Smolensk Oblast, R.F.
As soon as the last bomb cleared the mortar tube the three members of the mortar team sprang into their van and raced away from the scene. They didn’t stay in it long, abandoning it for a prepositioned Lada Niva in which they planned to complete the trip to the Latvian border.
Jan wondered how the rest of the team was doing. Nick struck him as one who’d been in some tight spots and come out okay. To his surprise Emma had acquitted herself well in the infiltration of the base. The people who’d since joined them in-country all seemed to be professionals.
If everything went as planned – and they’d seen the plane taking off, as planned – then Nick’s people were already out of the country. As for himself and the two men traveling with him, he just hoped the disarray of the Russian security forces was as great as the rumors had it.
* * *
Watching Nick vanish into the trees Emma thought she must have been losing her mind. He had picked up the bomb that could wreck the world, and walked away, and she had let him, this man who was essentially a stranger to her. If she’d argued he would have said it was the right thing to do, that it was his responsibility as the team leader, and that going by himself he would travel all the more swiftly.
She didn’t buy all that, but there was nothing to be done about it now, and anyway there were more pressing matters. Emma gathered everyone together, told them how things stood. As the only one of the original three members of the team still with their party, she was next after the absent McNab in the chain of command, and the others accepted her lead.
She asked Dane about his and Rod’s injuries. He said first aid was enough for the time being, and assured her that he could walk, and that anyway, leaving a member of the party in a Russian ER was out of the question, even if they could get to one.
The next item on the agenda was getting together the gear they’d brought along “just in case,” the fake papers, the cash, the GPS receivers, the maps.
It seemed pathetically meager, now. Their coffee and power bars wouldn’t last them the whole trip; they’d need food. Maybe even more urgently, they needed a change of clothes, their blood-spattered jumpsuits hardly presentable; they’d have to grab some wherever they could.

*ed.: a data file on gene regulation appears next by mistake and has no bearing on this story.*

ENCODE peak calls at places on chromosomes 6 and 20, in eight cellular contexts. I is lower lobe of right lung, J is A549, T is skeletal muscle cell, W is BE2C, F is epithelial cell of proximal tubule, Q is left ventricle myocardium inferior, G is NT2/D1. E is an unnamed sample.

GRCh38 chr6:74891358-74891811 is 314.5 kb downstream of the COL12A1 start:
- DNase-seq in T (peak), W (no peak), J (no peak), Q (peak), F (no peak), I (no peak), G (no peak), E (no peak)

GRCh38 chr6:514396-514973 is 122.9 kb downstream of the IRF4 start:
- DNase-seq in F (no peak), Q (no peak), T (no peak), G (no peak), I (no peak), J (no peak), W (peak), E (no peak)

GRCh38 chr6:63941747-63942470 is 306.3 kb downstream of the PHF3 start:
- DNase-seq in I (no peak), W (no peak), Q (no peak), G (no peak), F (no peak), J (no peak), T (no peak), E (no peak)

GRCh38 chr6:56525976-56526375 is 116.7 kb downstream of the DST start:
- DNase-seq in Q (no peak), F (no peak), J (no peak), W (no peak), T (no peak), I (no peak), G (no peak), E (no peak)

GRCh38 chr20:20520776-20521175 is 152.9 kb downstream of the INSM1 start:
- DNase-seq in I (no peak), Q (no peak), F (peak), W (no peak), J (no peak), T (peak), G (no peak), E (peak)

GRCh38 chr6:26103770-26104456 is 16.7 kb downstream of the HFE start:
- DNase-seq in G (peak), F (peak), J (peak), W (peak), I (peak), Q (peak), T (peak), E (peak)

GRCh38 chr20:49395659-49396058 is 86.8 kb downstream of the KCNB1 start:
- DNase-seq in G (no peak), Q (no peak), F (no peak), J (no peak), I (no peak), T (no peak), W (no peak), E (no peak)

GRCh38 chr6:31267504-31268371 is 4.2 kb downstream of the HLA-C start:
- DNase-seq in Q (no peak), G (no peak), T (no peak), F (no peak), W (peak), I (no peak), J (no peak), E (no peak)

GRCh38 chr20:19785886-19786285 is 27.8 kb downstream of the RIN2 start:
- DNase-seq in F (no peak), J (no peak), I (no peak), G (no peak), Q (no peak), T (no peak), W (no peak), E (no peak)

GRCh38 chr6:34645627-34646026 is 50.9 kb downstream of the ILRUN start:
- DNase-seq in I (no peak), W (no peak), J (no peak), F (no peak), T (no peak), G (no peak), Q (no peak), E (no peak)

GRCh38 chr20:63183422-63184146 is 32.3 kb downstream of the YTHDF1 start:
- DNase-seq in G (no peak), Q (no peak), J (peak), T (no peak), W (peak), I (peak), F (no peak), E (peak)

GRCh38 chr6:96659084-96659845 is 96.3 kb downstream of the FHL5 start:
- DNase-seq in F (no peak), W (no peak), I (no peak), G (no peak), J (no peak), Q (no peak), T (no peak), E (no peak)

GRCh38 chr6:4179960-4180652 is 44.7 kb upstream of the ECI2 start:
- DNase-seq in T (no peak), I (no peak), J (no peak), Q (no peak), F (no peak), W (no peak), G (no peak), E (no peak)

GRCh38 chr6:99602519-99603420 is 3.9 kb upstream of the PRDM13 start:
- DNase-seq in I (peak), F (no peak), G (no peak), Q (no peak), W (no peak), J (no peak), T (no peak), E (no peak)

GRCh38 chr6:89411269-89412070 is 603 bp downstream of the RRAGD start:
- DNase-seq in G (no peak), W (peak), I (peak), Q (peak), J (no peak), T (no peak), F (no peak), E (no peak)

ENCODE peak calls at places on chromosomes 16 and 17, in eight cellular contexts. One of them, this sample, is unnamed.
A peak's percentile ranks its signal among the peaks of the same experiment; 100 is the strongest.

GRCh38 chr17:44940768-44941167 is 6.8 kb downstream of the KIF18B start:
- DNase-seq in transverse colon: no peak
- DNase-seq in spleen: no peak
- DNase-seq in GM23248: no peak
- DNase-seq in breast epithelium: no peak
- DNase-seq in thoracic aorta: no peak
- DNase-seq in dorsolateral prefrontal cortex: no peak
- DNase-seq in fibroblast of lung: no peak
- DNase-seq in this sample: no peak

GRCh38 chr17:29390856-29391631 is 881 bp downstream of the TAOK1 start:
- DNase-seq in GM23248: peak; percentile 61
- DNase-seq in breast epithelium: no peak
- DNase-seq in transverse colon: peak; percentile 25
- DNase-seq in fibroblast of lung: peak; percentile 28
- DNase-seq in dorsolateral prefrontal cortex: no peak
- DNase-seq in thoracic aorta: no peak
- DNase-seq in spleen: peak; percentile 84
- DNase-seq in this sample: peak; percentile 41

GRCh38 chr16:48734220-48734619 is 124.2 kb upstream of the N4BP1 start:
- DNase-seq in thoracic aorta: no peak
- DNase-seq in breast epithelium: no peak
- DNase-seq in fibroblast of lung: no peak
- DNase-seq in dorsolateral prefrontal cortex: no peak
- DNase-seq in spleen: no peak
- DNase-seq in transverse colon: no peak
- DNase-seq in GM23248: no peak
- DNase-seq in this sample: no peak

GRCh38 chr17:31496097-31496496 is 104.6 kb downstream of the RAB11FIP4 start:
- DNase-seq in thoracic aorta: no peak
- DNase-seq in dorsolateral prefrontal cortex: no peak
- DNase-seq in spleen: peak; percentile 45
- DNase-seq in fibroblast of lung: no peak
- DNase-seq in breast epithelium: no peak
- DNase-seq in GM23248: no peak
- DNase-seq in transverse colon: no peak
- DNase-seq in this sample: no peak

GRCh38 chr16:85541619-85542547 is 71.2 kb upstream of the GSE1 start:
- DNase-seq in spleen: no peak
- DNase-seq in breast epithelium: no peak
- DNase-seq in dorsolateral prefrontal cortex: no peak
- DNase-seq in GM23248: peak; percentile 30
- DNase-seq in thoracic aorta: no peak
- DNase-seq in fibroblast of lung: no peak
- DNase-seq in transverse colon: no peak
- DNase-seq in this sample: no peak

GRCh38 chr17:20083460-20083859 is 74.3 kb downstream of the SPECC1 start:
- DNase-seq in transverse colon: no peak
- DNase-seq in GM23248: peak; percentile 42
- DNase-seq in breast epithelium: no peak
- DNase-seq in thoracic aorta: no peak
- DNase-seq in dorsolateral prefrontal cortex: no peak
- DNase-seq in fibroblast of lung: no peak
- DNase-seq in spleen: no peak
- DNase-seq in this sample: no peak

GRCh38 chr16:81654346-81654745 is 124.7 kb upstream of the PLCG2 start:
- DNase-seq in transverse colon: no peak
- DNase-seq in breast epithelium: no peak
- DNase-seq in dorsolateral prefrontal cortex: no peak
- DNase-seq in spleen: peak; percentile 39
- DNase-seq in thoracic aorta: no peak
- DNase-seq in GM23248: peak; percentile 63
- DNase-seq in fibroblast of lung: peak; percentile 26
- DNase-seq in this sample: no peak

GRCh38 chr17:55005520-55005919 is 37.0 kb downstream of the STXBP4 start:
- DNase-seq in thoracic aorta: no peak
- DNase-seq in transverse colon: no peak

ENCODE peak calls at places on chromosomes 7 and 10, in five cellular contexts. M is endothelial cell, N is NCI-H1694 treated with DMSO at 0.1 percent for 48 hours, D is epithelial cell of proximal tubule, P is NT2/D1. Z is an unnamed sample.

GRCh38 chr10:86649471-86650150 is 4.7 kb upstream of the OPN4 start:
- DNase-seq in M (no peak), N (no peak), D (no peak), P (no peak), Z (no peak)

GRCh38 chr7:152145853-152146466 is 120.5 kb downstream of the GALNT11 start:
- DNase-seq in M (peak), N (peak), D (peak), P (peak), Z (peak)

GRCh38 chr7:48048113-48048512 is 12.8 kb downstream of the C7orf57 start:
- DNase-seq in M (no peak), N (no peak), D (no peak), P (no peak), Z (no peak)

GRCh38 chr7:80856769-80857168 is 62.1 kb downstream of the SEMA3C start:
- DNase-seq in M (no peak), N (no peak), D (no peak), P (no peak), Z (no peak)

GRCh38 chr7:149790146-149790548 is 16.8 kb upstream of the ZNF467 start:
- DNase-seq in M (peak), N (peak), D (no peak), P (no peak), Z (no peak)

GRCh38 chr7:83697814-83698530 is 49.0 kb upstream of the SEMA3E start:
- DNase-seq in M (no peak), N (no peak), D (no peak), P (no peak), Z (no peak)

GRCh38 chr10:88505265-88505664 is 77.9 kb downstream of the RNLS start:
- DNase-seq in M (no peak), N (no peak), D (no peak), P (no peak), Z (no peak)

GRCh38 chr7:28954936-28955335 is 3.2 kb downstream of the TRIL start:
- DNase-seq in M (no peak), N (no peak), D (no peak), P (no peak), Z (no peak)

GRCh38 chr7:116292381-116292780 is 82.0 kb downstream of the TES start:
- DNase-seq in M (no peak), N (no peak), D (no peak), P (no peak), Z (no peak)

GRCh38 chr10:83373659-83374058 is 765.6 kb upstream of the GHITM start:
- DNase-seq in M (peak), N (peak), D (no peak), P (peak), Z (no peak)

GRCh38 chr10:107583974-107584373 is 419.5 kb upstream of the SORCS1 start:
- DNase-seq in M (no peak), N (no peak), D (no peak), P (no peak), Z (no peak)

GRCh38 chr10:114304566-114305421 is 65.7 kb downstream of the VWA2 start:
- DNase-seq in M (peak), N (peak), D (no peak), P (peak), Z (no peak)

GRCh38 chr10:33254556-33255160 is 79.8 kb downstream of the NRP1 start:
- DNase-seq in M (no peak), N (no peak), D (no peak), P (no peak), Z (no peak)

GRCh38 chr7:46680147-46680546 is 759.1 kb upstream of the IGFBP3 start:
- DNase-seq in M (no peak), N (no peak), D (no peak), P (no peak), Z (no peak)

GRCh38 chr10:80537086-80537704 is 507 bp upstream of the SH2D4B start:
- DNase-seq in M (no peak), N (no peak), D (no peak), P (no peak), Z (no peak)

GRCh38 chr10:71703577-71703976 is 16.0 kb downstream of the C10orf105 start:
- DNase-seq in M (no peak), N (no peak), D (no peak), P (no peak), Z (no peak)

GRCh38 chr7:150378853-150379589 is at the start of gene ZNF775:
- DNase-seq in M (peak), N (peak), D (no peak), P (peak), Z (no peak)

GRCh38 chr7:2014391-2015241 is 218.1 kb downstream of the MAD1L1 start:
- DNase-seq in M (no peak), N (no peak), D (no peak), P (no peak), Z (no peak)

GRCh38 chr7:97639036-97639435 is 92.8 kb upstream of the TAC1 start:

Looking back from the equipment to the people she considered splitting up the group, but not for long. One reason was that she was the only one who had much Russian in the group. Another was the two wounded members of the group, who might be more of a liability if the group split up.
Instead they moved away from the crash together, finding their way to a narrow, two-lane road and moving along it, using the foliage to keep from view of the occasional passing car.
Back at the base they’d only had Stepanenkov’s personal resources to worry about, but they couldn’t assume that anymore.
“But Stepanenkov would also prefer to deal with this himself, if he can help it,” Nick had told her when the possibility of setbacks like this came up during their planning of the operation. “He won’t have a whole lot of time to make that decision, and there’s a good chance he’ll hold off until it’s too late.”
Emma dearly hoped so now, but even if they’d been wrong about that, even if he’d been quicker to get help, it was possible the authorities just didn’t have much to go on.
There was no reason to think the Russians had a clue as to what they were doing. The people who would be hunting them didn’t know their names, either their real ones or the ones on the documents they were traveling with, and probably didn’t know their descriptions either, or even how many of them there were. That was something.
But then she thought of the three people they had left behind at the crash scene, the Pinstriped Man especially. They would be able to report something about the people who’d taken over their plane, however sketchy or haphazard, if they got picked up by the Militia, or Stepanenkov’s people.
It was a race now, between her people, and the opposition, and fortunately it wasn’t long before they found their first opportunity to speed things along, in a hamlet not on their map. They found a number of cars there, which they proceeded to check out. The first two they came to were a Zhiguli sedan and a Nova, each with gas in the tank.
They proceeded to hot-wire them, successfully. Emma gave one of her road maps to Gus, who had some combat driving experience as well as his bit of Russian, and told him to take the wheel of the other car, and to try to keep her vehicle in sight without riding her bumper. She also told Mike and Greg to get in with him, and Gabe, Dane and Rod to ride with her.
That much figured out they headed north, trying to put as many kilometers between themselves and the village as they could before the cars were missed. The question now was what they’d do next. The most obvious thing was to keep driving until they got to the border, but given the scarcity of routes and the surveillance (and their complete lack of documentation attesting to their ownership of these cars) it actually seemed a better idea to stay off the major roads.
Fortunately they had other options. Emma’s map showed that Rzhev, on the Moscow-Riga train line, was just a short distance away. They had the money to buy tickets, and their fake passports and visas should have sufficed to get them past any checks. They just had to make sure they had that change of clothes, by then, and hope they didn’t have any more bad luck. If things didn’t go too badly, Emma thought, they’d be in Latvia before sunset.